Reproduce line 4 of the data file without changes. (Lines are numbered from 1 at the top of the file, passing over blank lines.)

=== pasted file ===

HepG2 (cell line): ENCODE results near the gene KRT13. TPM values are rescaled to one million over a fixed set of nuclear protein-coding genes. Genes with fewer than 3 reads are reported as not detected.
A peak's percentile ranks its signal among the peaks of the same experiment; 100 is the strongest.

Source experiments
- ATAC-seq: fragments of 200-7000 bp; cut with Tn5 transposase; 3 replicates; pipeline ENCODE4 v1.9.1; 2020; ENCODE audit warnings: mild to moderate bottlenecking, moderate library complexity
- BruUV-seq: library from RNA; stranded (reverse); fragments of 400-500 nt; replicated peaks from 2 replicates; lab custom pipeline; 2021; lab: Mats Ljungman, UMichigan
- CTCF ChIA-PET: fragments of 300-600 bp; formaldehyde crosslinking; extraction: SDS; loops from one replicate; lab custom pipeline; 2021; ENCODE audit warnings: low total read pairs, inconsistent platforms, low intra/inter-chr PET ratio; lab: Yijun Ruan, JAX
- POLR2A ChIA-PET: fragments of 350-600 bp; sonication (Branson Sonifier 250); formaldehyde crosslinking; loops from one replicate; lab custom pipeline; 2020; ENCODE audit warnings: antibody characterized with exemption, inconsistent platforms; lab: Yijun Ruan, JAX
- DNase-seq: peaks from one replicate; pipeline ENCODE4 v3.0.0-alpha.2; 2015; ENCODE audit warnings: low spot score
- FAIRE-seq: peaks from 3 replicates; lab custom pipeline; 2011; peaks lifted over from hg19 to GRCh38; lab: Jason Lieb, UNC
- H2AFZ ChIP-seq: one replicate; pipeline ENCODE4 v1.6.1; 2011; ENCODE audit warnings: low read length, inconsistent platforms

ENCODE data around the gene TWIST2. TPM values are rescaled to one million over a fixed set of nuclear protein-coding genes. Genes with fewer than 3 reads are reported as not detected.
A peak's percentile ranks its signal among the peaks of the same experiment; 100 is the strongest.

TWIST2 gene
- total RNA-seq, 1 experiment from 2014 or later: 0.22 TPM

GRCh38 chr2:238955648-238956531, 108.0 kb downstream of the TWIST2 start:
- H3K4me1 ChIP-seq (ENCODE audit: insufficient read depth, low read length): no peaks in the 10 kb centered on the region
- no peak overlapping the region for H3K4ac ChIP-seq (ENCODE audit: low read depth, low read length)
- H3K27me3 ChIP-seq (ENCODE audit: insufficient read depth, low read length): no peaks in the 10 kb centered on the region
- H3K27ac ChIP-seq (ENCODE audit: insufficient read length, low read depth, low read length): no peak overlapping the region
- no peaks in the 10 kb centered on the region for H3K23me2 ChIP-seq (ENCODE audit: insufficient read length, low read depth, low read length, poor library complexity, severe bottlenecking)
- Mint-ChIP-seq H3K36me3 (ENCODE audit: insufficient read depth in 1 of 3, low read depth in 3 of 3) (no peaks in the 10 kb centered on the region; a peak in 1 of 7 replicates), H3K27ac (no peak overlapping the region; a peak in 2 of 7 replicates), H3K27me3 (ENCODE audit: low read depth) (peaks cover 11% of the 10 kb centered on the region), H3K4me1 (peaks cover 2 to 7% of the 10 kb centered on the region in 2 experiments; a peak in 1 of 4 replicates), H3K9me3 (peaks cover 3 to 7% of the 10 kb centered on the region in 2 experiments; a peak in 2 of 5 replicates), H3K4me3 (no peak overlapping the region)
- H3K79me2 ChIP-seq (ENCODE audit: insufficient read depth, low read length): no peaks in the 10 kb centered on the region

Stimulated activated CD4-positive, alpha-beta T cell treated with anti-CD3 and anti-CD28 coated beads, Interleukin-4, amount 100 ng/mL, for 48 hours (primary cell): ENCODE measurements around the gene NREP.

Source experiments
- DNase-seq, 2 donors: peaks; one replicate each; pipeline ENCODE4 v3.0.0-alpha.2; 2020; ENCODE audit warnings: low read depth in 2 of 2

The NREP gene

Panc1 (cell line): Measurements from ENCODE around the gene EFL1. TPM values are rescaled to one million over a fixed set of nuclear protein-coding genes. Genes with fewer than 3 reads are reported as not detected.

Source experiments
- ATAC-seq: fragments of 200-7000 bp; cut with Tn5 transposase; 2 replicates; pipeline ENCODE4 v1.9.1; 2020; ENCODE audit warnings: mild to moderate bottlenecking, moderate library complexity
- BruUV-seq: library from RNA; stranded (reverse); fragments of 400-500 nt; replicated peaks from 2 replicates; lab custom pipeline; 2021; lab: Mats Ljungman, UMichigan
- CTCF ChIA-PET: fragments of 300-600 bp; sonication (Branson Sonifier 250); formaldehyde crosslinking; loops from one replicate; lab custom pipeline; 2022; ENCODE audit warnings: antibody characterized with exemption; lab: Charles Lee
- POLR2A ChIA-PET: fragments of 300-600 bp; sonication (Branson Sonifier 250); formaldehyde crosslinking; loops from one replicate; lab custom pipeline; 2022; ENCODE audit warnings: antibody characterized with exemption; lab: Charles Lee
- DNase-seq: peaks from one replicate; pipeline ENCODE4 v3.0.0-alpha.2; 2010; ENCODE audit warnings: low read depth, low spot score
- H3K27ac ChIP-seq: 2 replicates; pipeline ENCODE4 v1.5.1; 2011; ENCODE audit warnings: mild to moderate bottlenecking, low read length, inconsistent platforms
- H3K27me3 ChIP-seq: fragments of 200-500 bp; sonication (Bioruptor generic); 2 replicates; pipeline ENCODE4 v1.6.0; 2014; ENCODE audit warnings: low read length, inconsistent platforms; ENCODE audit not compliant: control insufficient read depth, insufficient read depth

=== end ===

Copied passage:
- ATAC-seq: fragments of 200-7000 bp; cut with Tn5 transposase; 3 replicates; pipeline ENCODE4 v1.9.1; 2020; ENCODE audit warnings: mild to moderate bottlenecking, moderate library complexity